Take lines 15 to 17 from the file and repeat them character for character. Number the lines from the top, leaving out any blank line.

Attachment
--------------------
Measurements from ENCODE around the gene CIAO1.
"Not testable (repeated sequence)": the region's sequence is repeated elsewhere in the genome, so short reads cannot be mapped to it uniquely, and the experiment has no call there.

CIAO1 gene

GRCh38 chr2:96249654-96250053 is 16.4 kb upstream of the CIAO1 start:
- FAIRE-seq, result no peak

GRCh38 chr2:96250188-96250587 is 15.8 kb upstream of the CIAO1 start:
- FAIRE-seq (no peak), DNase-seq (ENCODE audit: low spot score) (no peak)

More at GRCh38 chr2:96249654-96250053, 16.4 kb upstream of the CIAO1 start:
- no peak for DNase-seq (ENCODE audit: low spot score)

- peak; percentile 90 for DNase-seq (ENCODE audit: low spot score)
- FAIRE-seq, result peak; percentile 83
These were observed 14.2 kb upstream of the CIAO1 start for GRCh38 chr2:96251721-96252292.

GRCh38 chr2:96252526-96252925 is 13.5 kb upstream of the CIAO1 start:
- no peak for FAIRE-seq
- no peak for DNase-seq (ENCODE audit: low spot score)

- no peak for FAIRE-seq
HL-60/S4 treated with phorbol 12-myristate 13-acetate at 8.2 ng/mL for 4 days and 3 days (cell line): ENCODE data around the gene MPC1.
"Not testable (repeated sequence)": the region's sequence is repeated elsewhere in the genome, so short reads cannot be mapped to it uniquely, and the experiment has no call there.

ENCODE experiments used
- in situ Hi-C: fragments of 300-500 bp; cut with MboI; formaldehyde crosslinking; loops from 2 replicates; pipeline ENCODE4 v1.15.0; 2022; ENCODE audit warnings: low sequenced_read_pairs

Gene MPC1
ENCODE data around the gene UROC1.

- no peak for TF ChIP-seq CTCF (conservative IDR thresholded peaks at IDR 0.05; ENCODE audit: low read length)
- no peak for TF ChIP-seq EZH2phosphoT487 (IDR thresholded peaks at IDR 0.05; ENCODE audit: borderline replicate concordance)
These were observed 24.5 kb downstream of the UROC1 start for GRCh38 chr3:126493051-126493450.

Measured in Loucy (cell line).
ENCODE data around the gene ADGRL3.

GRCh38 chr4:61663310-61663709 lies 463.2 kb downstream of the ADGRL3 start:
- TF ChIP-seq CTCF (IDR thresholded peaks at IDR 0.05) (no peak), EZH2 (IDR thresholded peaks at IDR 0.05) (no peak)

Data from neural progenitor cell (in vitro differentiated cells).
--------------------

- no peak for DNase-seq (ENCODE audit: low spot score)

- no peak for FAIRE-seq
HL-60/S4 treated with phorbol 12-myristate 13-acetate at 8.2 ng/mL for 4 days and 3 days (cell line): ENCODE data around the gene MPC1.